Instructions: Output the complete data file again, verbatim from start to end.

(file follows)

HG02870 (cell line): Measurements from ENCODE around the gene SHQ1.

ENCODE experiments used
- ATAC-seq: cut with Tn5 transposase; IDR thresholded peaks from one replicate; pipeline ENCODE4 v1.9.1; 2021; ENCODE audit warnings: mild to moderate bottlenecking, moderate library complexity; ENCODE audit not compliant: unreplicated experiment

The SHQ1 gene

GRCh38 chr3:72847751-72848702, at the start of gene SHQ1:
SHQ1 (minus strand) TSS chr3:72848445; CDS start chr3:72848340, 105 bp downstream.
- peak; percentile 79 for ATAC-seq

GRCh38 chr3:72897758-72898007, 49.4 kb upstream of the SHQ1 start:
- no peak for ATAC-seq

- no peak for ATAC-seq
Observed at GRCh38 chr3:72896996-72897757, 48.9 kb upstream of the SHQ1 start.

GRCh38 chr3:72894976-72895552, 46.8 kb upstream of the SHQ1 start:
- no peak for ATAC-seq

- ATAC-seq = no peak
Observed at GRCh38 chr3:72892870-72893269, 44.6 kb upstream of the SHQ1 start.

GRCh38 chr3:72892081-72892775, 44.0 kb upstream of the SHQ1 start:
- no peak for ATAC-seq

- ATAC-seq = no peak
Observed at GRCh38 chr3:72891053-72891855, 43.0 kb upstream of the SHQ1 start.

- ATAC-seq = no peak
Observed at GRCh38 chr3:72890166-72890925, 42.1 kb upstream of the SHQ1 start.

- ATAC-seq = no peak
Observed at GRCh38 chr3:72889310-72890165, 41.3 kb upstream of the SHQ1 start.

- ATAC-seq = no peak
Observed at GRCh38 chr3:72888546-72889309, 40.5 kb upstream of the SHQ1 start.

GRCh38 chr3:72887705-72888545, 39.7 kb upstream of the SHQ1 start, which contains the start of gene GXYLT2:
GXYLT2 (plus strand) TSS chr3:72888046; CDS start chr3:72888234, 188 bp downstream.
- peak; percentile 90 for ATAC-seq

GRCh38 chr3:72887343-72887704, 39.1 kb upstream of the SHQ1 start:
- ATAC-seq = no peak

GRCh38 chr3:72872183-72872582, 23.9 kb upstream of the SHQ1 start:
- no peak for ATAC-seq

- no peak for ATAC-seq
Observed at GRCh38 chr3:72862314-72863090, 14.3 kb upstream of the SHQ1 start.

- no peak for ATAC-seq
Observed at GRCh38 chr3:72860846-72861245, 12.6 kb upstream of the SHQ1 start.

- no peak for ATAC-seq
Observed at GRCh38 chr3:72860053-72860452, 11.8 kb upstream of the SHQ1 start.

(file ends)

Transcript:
HG02870 (cell line): Measurements from ENCODE around the gene SHQ1.

ENCODE experiments used
- ATAC-seq: cut with Tn5 transposase; IDR thresholded peaks from one replicate; pipeline ENCODE4 v1.9.1; 2021; ENCODE audit warnings: mild to moderate bottlenecking, moderate library complexity; ENCODE audit not compliant: unreplicated experiment

The SHQ1 gene

GRCh38 chr3:72847751-72848702, at the start of gene SHQ1:
SHQ1 (minus strand) TSS chr3:72848445; CDS start chr3:72848340, 105 bp downstream.
- peak; percentile 79 for ATAC-seq

GRCh38 chr3:72897758-72898007, 49.4 kb upstream of the SHQ1 start:
- no peak for ATAC-seq

- no peak for ATAC-seq
Observed at GRCh38 chr3:72896996-72897757, 48.9 kb upstream of the SHQ1 start.

GRCh38 chr3:72894976-72895552, 46.8 kb upstream of the SHQ1 start:
- no peak for ATAC-seq

- ATAC-seq = no peak
Observed at GRCh38 chr3:72892870-72893269, 44.6 kb upstream of the SHQ1 start.

GRCh38 chr3:72892081-72892775, 44.0 kb upstream of the SHQ1 start:
- no peak for ATAC-seq

- ATAC-seq = no peak
Observed at GRCh38 chr3:72891053-72891855, 43.0 kb upstream of the SHQ1 start.

- ATAC-seq = no peak
Observed at GRCh38 chr3:72890166-72890925, 42.1 kb upstream of the SHQ1 start.

- ATAC-seq = no peak
Observed at GRCh38 chr3:72889310-72890165, 41.3 kb upstream of the SHQ1 start.

- ATAC-seq = no peak
Observed at GRCh38 chr3:72888546-72889309, 40.5 kb upstream of the SHQ1 start.

GRCh38 chr3:72887705-72888545, 39.7 kb upstream of the SHQ1 start, which contains the start of gene GXYLT2:
GXYLT2 (plus strand) TSS chr3:72888046; CDS start chr3:72888234, 188 bp downstream.
- peak; percentile 90 for ATAC-seq

GRCh38 chr3:72887343-72887704, 39.1 kb upstream of the SHQ1 start:
- ATAC-seq = no peak

GRCh38 chr3:72872183-72872582, 23.9 kb upstream of the SHQ1 start:
- no peak for ATAC-seq

- no peak for ATAC-seq
Observed at GRCh38 chr3:72862314-72863090, 14.3 kb upstream of the SHQ1 start.

- no peak for ATAC-seq
Observed at GRCh38 chr3:72860846-72861245, 12.6 kb upstream of the SHQ1 start.

- no peak for ATAC-seq
Observed at GRCh38 chr3:72860053-72860452, 11.8 kb upstream of the SHQ1 start.